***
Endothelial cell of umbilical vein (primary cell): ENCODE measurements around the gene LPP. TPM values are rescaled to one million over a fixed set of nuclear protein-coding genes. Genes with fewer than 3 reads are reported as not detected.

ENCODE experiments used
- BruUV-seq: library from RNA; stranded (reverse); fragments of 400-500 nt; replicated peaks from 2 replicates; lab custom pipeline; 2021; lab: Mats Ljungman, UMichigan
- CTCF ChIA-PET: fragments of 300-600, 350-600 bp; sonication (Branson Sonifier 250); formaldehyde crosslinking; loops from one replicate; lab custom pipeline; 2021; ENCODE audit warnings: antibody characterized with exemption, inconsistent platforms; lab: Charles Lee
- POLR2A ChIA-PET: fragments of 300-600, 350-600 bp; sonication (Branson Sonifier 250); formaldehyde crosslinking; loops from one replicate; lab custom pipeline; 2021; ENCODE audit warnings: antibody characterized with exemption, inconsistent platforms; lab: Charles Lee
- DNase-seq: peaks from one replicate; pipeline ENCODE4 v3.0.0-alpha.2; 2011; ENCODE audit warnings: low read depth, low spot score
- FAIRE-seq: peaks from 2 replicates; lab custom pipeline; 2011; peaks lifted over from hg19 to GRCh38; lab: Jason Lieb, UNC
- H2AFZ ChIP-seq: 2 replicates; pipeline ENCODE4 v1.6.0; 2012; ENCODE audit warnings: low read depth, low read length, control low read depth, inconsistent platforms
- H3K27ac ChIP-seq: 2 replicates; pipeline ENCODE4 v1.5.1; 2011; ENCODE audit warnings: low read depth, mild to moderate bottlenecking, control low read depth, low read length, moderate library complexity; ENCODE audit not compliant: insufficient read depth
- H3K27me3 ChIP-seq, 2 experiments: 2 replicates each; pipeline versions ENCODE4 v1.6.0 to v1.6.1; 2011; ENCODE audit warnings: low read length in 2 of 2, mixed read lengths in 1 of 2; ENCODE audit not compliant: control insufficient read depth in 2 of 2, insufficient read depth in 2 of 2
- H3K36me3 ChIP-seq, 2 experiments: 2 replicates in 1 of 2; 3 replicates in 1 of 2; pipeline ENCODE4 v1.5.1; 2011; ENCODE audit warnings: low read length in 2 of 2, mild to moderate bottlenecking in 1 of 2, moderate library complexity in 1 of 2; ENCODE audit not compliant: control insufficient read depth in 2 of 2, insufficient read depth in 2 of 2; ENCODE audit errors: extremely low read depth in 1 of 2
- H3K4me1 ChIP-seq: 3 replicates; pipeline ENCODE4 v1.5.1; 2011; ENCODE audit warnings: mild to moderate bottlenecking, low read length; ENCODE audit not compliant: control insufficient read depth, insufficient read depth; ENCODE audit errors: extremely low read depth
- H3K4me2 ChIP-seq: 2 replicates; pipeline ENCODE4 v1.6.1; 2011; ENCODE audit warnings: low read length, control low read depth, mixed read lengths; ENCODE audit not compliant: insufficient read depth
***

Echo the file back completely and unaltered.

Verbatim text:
Endothelial cell of umbilical vein (primary cell): ENCODE measurements around the gene LPP. TPM values are rescaled to one million over a fixed set of nuclear protein-coding genes. Genes with fewer than 3 reads are reported as not detected.

ENCODE experiments used
- BruUV-seq: library from RNA; stranded (reverse); fragments of 400-500 nt; replicated peaks from 2 replicates; lab custom pipeline; 2021; lab: Mats Ljungman, UMichigan
- CTCF ChIA-PET: fragments of 300-600, 350-600 bp; sonication (Branson Sonifier 250); formaldehyde crosslinking; loops from one replicate; lab custom pipeline; 2021; ENCODE audit warnings: antibody characterized with exemption, inconsistent platforms; lab: Charles Lee
- POLR2A ChIA-PET: fragments of 300-600, 350-600 bp; sonication (Branson Sonifier 250); formaldehyde crosslinking; loops from one replicate; lab custom pipeline; 2021; ENCODE audit warnings: antibody characterized with exemption, inconsistent platforms; lab: Charles Lee
- DNase-seq: peaks from one replicate; pipeline ENCODE4 v3.0.0-alpha.2; 2011; ENCODE audit warnings: low read depth, low spot score
- FAIRE-seq: peaks from 2 replicates; lab custom pipeline; 2011; peaks lifted over from hg19 to GRCh38; lab: Jason Lieb, UNC
- H2AFZ ChIP-seq: 2 replicates; pipeline ENCODE4 v1.6.0; 2012; ENCODE audit warnings: low read depth, low read length, control low read depth, inconsistent platforms
- H3K27ac ChIP-seq: 2 replicates; pipeline ENCODE4 v1.5.1; 2011; ENCODE audit warnings: low read depth, mild to moderate bottlenecking, control low read depth, low read length, moderate library complexity; ENCODE audit not compliant: insufficient read depth
- H3K27me3 ChIP-seq, 2 experiments: 2 replicates each; pipeline versions ENCODE4 v1.6.0 to v1.6.1; 2011; ENCODE audit warnings: low read length in 2 of 2, mixed read lengths in 1 of 2; ENCODE audit not compliant: control insufficient read depth in 2 of 2, insufficient read depth in 2 of 2
- H3K36me3 ChIP-seq, 2 experiments: 2 replicates in 1 of 2; 3 replicates in 1 of 2; pipeline ENCODE4 v1.5.1; 2011; ENCODE audit warnings: low read length in 2 of 2, mild to moderate bottlenecking in 1 of 2, moderate library complexity in 1 of 2; ENCODE audit not compliant: control insufficient read depth in 2 of 2, insufficient read depth in 2 of 2; ENCODE audit errors: extremely low read depth in 1 of 2
- H3K4me1 ChIP-seq: 3 replicates; pipeline ENCODE4 v1.5.1; 2011; ENCODE audit warnings: mild to moderate bottlenecking, low read length; ENCODE audit not compliant: control insufficient read depth, insufficient read depth; ENCODE audit errors: extremely low read depth
- H3K4me2 ChIP-seq: 2 replicates; pipeline ENCODE4 v1.6.1; 2011; ENCODE audit warnings: low read length, control low read depth, mixed read lengths; ENCODE audit not compliant: insufficient read depth